Is Surgery Right For Me?


Ruptured ACL

Full Physical & Mental Rehab can take up to a year, but gives a lifetime of Sporting fun!

Key Questions to Ask Your Surgeon


There are many questions that will arise through your rehab, depending upon your specific situation.  This list provides an overview of some of the key questions you might not immediately think to ask a prospective surgeon:

  1. Is surgery the right option for my specific circumstances?  What are my alternatives?

  2. Which graft options for an ACL reconstruction are best for me?  The US Military Academy noted a much higher failure rate of allographs versus autographs, 2 years post surgery.  Usually both patellar tendon autografts and hamstring autografts are good options for athletes.

  3. What is the success rate for the procedure recommended for me?

  4. What are the benefits of this procedure in terms of pain relief, functioning and mobility?

  5. How long will the benefit last? 

  6. What are the risks involved? 

  7. What is the procedure called? How is it done? 

  8. How many of these procedures are annually performed at this hospital?  How many and frequently do you (the surgeon) perform?

  9. What percentage of patients improve following the procedure? 

  10. What will happen if I don't have the surgery now? 

  11. If I want a second opinion, who can I consult?

  12. What kind of anesthesia will be used? Are there possible after effects or risks? Will I meet with the anesthesiologist in advance? Will he or she know my needs and allergies?

  13. Can I avoid a blood transfusion or if needed during surgery, what are the safeguards?

  14. Will I have pain following the procedure? What pain relief or pain control measures will I be given? 

  15. How long will the recovery take? What are my limitations during recovery? Will I need assistance at home afterwards? For how long? What will the discharge instructions be?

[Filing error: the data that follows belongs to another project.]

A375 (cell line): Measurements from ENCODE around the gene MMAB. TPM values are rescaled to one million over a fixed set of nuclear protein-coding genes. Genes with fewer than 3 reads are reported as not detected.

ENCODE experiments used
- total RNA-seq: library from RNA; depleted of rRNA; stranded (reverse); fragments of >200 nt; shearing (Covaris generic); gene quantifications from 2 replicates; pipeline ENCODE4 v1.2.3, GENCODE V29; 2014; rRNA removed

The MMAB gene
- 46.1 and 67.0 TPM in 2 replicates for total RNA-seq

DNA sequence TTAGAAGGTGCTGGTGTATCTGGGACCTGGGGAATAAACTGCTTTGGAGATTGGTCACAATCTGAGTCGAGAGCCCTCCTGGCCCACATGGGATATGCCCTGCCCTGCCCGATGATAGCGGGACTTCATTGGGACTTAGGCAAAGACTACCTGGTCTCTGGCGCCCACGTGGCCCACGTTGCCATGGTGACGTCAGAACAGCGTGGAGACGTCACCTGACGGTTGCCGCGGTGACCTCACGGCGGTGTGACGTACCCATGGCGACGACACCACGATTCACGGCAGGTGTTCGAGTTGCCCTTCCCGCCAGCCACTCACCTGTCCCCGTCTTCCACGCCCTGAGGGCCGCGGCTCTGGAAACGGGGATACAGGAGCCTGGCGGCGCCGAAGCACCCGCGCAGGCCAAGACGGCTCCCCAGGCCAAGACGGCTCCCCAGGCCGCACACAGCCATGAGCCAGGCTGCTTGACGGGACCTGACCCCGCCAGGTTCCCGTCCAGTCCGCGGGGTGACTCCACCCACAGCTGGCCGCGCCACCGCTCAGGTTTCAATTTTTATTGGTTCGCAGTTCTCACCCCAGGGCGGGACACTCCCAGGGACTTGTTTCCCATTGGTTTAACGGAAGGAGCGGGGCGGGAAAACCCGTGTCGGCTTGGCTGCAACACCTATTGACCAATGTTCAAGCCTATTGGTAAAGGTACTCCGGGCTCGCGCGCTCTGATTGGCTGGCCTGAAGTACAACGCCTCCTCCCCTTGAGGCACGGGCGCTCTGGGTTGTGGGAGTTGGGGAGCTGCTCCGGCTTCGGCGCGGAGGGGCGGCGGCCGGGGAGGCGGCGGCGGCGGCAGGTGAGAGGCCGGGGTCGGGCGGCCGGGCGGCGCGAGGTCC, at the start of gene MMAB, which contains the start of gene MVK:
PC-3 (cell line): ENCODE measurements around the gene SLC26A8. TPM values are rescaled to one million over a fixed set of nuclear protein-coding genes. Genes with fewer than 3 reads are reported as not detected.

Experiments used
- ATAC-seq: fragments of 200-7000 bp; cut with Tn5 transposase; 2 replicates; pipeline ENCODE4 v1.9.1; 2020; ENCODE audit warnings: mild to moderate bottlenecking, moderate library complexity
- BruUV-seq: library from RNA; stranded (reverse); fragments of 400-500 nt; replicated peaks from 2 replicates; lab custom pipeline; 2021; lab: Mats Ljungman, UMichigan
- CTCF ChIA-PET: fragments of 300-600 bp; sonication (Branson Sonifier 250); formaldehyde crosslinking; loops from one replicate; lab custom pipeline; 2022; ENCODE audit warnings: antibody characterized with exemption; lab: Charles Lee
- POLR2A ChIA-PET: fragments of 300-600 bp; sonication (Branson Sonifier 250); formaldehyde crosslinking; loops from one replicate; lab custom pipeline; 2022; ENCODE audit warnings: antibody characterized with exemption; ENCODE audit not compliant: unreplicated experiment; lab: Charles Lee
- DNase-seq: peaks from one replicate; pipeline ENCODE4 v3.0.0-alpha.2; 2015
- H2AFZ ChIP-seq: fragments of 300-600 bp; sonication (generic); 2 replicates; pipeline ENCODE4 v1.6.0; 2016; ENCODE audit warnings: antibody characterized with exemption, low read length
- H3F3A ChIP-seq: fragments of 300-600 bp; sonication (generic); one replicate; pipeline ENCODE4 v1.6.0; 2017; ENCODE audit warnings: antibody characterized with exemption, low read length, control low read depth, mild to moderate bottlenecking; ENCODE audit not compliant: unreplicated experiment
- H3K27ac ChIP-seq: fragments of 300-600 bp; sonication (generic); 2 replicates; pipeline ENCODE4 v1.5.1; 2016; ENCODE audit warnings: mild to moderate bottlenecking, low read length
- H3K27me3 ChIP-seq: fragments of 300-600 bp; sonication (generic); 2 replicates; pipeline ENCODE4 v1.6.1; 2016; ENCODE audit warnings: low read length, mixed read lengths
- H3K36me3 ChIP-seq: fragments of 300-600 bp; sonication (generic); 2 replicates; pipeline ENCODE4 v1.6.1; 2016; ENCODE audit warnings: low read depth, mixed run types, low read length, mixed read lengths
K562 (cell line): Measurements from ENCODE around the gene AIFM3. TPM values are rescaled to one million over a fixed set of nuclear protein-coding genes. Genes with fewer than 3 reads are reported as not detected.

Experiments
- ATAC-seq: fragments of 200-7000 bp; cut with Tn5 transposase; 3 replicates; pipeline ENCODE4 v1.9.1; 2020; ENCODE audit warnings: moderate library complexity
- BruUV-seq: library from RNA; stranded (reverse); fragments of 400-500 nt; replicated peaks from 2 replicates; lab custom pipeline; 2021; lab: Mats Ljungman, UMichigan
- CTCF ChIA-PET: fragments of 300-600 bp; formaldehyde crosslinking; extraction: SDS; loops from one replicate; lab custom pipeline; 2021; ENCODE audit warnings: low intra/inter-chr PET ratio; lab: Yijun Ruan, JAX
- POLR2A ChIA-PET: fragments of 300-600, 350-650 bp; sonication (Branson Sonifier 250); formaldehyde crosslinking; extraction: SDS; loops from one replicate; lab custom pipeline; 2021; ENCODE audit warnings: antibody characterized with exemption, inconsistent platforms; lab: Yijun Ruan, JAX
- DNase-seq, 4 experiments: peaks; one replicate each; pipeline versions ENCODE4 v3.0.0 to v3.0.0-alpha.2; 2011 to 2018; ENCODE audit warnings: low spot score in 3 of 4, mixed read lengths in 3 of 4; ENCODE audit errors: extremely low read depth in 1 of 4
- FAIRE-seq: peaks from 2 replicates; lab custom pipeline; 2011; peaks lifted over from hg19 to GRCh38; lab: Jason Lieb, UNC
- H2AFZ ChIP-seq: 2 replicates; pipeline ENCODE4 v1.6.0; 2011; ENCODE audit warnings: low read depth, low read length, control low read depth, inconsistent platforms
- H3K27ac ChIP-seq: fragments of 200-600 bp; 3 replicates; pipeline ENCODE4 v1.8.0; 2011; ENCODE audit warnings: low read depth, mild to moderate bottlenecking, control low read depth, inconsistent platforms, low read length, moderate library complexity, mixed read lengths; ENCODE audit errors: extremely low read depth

16. Will I have any disability following surgery? Will I need physical therapy? 

  17. What types of complications might occur after surgery?  How will I recognise them?

  18. When can I return to work? When can I drive my car? When can I have sexual activity?

  19. Are there any materials about this surgery that I can review?

Discuss with Your Doctor

The first step with any injury that does not resolve with RICE is to visit your doctor or hospital.  Your health professional will run physical tests and advise of next steps and the likely options open to you. Knee surgery is typically considered as elective surgery i.e. surgery (non-medical emergency), so it can be scheduled in advance.  Depending on your local medical system your path to surgery can be quite challenging and time consuming (oten taking months).  Obtaining an MRI and then getting onto an appropriate surgeons' wait list can be a complicated medical process to navigate.  Becoming your own best advocate is essential.

Find a Surgeon

ACL surgery is extremely technical. Most surgeries are carried our arthoscopically. Small incisions are made to place a camera, the size of a pencil, inside your knee joint and the procedure is managed from a screen.  This process minimalises scaring to the knee. A millimeter difference here or there can have a huge impact on the result. The procedure is something that needs to be performed by an experienced sports orthopedist. You need someone who performs the surgery two or three times a week rather than two or three times a year, someone who's familiar with the injury, its mechanism, and the demands when you return.  Do your research and ask questions so you feel comfortable with the surgeon that will manage your procedure.

Prepare for Success

Becoming a better athlete or sports enthusiast requires practice.  Take the same approach to your recovery. Think through what will be required in advance to provide you with the best outcome, from planning your diet,  to purchasing or borrowing the right exercise equipment to the set up of your home, such as preparing your bed or sofa with cushions and everything your need within easy reach.  Ensure you:

  • Educate yourself on the rehab process and connect with a good physio

  • Understand the surgical procedure and expected recovery path

  • Notify friends, family and colleagues of all the things you will need for your surgery and expected abscence from activities

  • Prepare in advance all of the things you will need such as reading material, pain medication, a method to waterproof your knee for bathing etc.


Build Your Support Team

Friends and family often want to help, but just don't know how.  Getting used to asking for and accepting help as you rehab will make your recovery significantly easier.  This can be hard as an athlete used to doing everthing for yourself. Your support team are all the people that contribute to your recovery, from your health advisors to friends that can give you a lift when you are unable to drive, or drop off a meal when it's hard to be on your feet. Planning in advance and identify who, what, when and how each person can help will not only speed everything up, but also significantly help your mental state.